Overall Activity Status: Zach Waterman, public relations manager for Nosler, hunted north Texas during the recent frigid conditions and took the buck below. The 4 ½-year-old scored 132 B&C, but you can see this buck was not about score–the deer had 10 ½-inch brow tines. Waterman used a prototype Nosler custom rifle to take the animal.


Fighting: In South Texas, fighting is common now and rattling and grunt calls could lure a trolling buck within range.

Rub Making: Just old sign at this point.

Scrape Making: None reported.

Chasing: Robert Sanders, manager of the Temple Ranch, says “The rut is going strong in South Texas. On a scale of 1-10 with 10 being complete chaos, I’d say we are at a 9.5 right now. Deer are coming to antlers and bucks are running everywhere in general. Bucks are starting to lose weight, making it hard to judge age. About 15-20 percent of bucks have some kind of broken antlers.”

Daytime Movement: I glassed a Panhandle river bottom on the afternoon of December 15. Deer started to appear at 4:30, and by 5:30 I’d spotted five different bucks, all congregating around one corn feeder. No does were around, just bucks. Now that the rut is over in this area, bucks are looking to regain calories lost while breeding, making ag fields or corn feeders good ambush points.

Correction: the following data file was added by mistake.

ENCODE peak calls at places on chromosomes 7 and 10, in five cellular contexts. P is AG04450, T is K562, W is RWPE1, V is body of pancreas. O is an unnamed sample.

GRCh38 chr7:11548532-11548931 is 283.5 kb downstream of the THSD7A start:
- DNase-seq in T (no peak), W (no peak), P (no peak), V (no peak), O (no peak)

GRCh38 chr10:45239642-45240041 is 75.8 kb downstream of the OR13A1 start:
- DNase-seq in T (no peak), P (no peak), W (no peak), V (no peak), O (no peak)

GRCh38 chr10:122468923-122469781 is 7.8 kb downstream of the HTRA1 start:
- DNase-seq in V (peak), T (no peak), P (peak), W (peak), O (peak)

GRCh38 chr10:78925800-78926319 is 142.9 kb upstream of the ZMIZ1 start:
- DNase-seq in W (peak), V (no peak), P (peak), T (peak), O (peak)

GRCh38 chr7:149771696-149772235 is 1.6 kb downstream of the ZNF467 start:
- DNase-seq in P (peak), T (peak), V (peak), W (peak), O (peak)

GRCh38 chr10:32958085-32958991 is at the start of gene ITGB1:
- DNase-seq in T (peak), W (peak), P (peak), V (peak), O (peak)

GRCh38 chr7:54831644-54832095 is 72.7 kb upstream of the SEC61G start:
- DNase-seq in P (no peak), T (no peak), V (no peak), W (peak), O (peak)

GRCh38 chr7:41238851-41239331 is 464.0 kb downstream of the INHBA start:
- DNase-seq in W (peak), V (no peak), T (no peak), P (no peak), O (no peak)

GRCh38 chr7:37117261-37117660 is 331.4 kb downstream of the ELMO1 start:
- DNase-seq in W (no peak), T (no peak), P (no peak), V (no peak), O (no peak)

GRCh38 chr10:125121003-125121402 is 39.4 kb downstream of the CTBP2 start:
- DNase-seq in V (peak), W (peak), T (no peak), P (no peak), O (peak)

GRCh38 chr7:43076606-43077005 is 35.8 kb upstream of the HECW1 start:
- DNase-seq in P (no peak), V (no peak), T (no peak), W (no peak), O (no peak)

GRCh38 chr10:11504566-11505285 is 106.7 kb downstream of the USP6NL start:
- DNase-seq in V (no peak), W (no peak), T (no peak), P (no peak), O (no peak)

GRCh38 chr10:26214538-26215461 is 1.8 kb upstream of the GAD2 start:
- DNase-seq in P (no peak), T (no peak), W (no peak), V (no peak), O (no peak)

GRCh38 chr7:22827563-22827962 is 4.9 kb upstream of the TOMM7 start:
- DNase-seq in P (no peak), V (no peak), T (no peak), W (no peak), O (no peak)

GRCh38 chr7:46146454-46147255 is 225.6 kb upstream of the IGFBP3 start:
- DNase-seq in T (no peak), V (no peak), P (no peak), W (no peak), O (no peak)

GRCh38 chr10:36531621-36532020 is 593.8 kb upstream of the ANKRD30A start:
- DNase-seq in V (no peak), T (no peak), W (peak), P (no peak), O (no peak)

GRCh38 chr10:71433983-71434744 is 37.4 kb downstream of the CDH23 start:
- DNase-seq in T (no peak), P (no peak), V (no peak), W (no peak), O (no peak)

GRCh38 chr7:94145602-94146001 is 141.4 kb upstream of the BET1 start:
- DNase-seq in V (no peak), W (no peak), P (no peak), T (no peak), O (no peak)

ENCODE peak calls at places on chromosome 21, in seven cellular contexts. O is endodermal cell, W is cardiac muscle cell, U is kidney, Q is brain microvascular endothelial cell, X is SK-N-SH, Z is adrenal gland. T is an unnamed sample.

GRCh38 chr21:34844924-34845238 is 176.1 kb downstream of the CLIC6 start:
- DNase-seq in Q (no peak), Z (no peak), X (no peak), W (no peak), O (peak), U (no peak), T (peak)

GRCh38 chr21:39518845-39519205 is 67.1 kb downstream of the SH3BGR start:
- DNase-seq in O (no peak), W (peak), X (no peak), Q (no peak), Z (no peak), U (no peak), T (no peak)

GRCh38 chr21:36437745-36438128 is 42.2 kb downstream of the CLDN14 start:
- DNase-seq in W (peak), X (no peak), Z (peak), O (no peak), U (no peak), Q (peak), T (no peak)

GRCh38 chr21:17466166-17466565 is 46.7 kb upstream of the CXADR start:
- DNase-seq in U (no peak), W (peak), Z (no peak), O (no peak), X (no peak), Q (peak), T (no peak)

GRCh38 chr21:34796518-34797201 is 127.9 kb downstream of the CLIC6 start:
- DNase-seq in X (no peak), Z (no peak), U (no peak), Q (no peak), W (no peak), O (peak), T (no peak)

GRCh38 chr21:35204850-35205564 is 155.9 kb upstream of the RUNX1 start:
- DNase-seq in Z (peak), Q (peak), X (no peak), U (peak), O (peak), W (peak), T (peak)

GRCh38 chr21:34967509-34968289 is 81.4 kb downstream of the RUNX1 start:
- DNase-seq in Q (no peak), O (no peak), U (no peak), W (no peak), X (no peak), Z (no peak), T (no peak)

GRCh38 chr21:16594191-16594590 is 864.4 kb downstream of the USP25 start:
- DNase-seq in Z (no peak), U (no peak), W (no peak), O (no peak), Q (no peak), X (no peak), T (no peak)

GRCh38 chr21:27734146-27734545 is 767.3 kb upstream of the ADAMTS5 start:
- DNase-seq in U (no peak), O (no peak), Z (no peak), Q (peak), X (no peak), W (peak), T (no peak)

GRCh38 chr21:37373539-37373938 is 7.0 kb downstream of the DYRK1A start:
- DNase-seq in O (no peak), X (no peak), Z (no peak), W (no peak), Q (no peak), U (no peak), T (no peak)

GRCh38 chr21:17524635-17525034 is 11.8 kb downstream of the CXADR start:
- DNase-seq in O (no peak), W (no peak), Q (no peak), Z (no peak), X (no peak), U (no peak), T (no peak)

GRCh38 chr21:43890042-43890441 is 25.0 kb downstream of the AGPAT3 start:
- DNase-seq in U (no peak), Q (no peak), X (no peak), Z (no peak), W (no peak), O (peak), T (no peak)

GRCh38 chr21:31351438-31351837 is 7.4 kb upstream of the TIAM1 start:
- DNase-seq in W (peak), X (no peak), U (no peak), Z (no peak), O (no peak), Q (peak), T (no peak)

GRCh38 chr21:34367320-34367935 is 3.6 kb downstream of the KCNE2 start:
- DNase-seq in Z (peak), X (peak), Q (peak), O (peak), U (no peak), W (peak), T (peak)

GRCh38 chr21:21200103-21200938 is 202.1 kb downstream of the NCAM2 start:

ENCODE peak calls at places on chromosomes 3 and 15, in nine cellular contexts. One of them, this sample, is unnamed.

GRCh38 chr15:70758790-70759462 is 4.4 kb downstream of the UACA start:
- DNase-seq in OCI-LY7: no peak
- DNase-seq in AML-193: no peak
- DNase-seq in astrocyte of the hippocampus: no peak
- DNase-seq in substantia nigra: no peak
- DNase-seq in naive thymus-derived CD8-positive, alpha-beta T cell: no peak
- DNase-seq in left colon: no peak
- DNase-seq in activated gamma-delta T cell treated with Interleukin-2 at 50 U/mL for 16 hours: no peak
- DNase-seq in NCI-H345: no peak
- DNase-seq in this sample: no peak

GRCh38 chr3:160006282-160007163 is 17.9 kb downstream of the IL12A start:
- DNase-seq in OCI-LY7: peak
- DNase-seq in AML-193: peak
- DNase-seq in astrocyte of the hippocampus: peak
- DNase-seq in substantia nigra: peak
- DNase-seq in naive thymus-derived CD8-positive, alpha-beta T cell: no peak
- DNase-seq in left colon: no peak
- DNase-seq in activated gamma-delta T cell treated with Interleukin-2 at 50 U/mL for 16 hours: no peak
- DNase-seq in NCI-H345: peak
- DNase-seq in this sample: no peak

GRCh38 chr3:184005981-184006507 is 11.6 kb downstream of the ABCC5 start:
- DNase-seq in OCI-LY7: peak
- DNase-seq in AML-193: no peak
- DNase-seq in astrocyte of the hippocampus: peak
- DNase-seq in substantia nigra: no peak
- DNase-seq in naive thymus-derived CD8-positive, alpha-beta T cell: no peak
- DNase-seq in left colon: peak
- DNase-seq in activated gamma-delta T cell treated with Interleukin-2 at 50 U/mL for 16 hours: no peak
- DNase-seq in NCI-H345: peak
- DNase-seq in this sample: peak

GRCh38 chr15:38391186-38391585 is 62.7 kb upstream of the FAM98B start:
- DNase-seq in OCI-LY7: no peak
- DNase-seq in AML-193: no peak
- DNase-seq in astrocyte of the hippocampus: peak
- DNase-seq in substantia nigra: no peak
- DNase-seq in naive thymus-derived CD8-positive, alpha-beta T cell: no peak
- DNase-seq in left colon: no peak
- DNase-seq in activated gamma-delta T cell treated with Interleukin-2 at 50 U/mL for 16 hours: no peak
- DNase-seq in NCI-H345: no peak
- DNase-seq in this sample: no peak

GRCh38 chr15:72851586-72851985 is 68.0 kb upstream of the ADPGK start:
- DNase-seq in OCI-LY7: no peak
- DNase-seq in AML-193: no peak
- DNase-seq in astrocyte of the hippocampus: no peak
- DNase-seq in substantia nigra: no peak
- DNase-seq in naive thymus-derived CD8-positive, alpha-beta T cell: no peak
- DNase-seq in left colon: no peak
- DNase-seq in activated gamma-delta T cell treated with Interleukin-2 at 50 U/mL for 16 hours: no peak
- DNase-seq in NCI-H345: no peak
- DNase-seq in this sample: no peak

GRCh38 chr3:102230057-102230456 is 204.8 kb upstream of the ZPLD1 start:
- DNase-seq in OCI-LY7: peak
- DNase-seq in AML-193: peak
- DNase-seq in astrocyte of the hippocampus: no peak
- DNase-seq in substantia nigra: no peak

Estrous Sign: In South Texas, if you see a doe cross a sender, you should stay alert. At the peak of the rut, it’s likely a buck of some size is nearby, likely on her back trail.

X Factor: On December 15, I saw a mature 8-point I have not seen since November 14. Miraculously, he does not appear to have any tines broken. He is the only mature buck I’ve seen in December with a perfect rack. I’ve mentioned this buck before, an old 6 ½- or 7 ½-year-old I’ve watched now for three seasons. His rack is around 140-145-inches. I think he was bigger last year. I saw him near a corn feeder in daylight, so now that the rut is over I’m hoping he sticks to that pattern. This might be the week I finally get a crack at him. This is a perfect example of why late season hunting, when bucks congregate at food sources, can be so productive.